Where Does Your Company Stand on Parental Leave?

When was the last time you updated your organization’s parental leave policy? If it’s been a couple of years, now might be a good time to take a look at it. Parental leave is an in-demand benefit when it comes to attracting and keeping today’s top talent, and business leaders are taking note. A recent […]

Paid Parental Leave Policy

When was the last time you updated your organization’s parental leave policy? If it’s been a couple of years, now might be a good time to take a look at it. Parental leave is an in-demand benefit when it comes to attracting and keeping today’s top talent, and business leaders are taking note.

A recent SHRM survey found that 30% of organizations currently provide paid maternity leave beyond that covered by short-term disability or state law. This is up from 26% just a year ago. And the survey also found that 24% of organizations now also offer paternity leave.
What’s prompting these companies to offer more than what’s required when it comes to parental leave? Take a look at what other organizations — possibly some of your competitors — are doing when it comes to parental leave, and why.

Businesses of All Sizes Offer Parental Leave

Lori Mihalich-Levin is a partner at Dentons US LLP, a large law firm, the founder of Mindful
Return, a company that helps new mothers transition to work after maternity leave, and the author of Back to Work After Baby: How to Plan and Navigate a Mindful Return from Maternity Leave. “My law firm offers a gender-neutral paid parental leave policy,” she says.  “Doesn’t matter if you’re the mom or the dad, or whether you’re the so-called primary caregiver.” Mihalich-Levin says that law firms today work hard to recruit and retain parents, and offering various benefits helps with these efforts.
Bonanza, a non-niche eCommerce marketplace (and proud Zenefits customer) also offers paid parental leave for all employees, regardless of gender or orientation, says Katy Ward, Bonanza’s HR manager. “In the modern working world, a majority of couples are part of a two-career household, sharing financial and home care responsibilities. Birth mothers, non-birth mothers, fathers, and adoptive parents are eligible for parental leave in order to bond with the new member of their family.” Ward says this leave helps both parents balance work and life, an important aspect of maintaining a healthy relationship with families while helping parents remain loyal to their employers.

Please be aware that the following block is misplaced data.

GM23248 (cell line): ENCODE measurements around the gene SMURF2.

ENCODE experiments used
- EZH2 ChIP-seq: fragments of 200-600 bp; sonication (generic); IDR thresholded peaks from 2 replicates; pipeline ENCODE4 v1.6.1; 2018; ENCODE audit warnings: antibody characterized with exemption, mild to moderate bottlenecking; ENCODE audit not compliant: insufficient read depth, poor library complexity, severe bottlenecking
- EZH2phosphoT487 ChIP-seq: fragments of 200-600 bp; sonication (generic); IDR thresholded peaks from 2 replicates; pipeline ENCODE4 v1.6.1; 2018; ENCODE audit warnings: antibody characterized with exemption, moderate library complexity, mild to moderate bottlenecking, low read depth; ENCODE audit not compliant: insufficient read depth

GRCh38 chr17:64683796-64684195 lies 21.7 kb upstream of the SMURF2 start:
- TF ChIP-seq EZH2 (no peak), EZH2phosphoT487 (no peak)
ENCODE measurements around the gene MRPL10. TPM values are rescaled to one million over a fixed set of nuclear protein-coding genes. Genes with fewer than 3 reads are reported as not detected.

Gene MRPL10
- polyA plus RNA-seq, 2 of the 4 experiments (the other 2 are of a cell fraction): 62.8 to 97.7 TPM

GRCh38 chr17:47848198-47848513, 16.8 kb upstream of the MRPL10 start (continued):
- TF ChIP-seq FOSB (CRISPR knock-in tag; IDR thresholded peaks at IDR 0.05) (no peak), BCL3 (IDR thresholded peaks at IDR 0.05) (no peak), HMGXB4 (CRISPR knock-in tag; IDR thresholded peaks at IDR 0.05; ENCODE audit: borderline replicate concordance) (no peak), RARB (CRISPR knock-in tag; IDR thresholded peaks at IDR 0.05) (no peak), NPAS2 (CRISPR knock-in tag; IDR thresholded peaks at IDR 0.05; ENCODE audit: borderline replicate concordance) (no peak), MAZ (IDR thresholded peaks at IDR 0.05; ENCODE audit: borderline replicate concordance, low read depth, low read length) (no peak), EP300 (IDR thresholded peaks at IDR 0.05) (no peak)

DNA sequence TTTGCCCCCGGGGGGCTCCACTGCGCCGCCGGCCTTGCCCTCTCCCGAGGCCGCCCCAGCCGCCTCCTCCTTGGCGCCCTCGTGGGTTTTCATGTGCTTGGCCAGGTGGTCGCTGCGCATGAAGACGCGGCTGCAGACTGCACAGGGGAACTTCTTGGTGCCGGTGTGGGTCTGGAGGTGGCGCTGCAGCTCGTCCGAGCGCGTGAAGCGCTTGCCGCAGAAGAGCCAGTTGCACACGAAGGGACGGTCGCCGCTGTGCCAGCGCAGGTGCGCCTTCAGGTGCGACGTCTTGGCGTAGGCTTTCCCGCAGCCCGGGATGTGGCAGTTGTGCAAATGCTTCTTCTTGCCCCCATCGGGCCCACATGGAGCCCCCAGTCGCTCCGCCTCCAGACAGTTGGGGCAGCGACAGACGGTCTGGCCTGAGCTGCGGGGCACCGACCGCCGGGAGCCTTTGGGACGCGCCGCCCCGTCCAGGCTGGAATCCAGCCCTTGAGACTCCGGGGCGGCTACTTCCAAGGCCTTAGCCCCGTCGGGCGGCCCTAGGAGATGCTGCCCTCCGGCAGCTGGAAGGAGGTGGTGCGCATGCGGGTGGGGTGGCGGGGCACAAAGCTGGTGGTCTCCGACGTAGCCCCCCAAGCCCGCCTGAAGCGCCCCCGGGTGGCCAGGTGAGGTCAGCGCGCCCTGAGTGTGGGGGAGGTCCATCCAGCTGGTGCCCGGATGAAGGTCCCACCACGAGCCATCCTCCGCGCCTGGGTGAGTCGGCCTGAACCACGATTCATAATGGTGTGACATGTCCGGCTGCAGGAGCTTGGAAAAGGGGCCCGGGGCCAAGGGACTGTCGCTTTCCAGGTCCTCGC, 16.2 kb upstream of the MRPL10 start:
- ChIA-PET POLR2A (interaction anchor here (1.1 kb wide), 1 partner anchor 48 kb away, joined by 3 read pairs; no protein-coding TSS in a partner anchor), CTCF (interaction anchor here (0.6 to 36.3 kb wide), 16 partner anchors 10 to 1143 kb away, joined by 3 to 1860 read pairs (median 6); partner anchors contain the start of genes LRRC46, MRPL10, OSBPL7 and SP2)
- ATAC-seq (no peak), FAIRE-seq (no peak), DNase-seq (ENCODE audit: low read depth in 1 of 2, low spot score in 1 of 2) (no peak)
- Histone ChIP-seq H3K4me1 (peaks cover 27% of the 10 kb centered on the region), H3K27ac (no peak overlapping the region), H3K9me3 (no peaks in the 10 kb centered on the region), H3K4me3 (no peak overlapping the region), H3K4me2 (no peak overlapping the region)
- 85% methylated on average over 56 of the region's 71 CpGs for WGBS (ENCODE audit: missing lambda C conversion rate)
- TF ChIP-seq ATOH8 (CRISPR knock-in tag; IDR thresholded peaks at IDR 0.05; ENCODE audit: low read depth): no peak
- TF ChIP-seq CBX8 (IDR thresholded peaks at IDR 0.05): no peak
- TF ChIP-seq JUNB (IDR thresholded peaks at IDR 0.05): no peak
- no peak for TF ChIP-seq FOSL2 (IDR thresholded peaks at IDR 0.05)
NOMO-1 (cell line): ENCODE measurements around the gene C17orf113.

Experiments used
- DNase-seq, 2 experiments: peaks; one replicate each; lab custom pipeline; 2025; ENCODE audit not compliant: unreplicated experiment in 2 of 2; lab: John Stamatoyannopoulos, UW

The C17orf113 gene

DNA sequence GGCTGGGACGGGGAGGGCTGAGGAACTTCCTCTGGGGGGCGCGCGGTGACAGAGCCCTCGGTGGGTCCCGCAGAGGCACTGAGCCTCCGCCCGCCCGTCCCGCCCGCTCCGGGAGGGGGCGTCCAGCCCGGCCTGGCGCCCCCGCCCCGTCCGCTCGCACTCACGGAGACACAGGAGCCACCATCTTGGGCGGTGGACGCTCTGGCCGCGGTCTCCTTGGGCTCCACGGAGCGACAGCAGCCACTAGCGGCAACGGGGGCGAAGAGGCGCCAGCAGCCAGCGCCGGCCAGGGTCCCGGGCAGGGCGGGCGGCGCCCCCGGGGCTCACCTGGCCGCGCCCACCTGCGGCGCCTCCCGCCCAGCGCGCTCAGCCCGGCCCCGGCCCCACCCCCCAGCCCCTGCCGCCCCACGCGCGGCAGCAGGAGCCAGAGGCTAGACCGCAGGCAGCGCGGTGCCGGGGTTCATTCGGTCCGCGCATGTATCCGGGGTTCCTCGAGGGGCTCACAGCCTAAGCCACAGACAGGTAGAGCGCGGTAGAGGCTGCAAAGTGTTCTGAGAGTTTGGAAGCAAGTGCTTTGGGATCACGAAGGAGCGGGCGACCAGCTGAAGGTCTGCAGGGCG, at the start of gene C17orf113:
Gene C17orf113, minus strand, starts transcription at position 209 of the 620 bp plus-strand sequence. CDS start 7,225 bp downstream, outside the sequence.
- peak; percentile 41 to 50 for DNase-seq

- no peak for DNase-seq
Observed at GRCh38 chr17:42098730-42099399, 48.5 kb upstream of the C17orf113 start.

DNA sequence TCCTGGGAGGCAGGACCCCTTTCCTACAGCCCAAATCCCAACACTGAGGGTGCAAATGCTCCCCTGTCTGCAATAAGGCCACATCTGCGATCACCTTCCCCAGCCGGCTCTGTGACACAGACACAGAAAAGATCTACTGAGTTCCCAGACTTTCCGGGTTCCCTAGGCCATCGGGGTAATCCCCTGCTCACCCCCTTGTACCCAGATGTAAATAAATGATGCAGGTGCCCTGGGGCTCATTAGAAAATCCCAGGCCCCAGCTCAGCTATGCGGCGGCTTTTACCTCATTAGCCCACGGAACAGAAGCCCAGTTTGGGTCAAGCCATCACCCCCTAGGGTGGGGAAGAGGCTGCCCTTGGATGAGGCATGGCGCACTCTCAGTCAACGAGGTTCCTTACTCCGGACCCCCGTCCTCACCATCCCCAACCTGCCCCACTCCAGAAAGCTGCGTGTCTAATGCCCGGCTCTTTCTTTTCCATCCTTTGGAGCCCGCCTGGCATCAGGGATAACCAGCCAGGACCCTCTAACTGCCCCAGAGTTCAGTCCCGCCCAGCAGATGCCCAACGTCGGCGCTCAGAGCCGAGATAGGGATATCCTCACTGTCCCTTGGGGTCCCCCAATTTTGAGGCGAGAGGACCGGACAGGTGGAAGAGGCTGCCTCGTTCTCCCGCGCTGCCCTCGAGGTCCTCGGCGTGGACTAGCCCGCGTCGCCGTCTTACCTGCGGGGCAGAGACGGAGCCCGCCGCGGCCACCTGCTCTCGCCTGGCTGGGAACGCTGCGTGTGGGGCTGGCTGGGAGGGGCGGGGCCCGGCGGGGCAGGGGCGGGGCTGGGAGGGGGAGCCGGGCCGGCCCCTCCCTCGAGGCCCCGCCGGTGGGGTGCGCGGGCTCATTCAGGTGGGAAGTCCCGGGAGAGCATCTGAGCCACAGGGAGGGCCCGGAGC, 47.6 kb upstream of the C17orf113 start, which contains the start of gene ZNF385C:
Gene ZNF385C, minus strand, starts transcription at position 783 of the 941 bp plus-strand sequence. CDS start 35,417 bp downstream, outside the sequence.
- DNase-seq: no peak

Teresa Tanner is the chief operating officer of Fifth Third Bank, the 13-largest bank in America. Tanner says the team at Fifth Third understands the importance of supporting working parents and especially working mothers, who make up more than one-third of the female workforce. “The Bank offers four weeks of paid leave for new parents (moms and dads) who have a new baby, adopt or foster a child,” she says, noting that this is in addition to the 6 weeks of medical leave women get after giving birth.
Related reading: 5 Ways to Increase Employee Happiness

What’s The Big Deal With Parental Leave?

Today’s employees value parental leave to spend time with a new family member, though few American workers have access to paid parental leave. A new Pew Research Center study found that just 14% of civilian employees could get paid parental leave. Yet 88% of workers take unpaid leave – partly due to the 12 weeks of unpaid parental leave for eligible employees under the Family and Medical Leave Act.
Yet, according to a recent Harvard Business Review article, when marketing firm Fractl surveyed 2,000 U.S. workers between the ages of 18 and 81, 42% said they would give “some or heavy consideration” to paid maternity and paternity leave when comparing a higher paying job with a lower paying one that had better benefits. This tells employers that in a tough job market, offering parental leave could help entice a choice recruit, keep a valued employee, and potentially boost loyalty and engagement in an organization.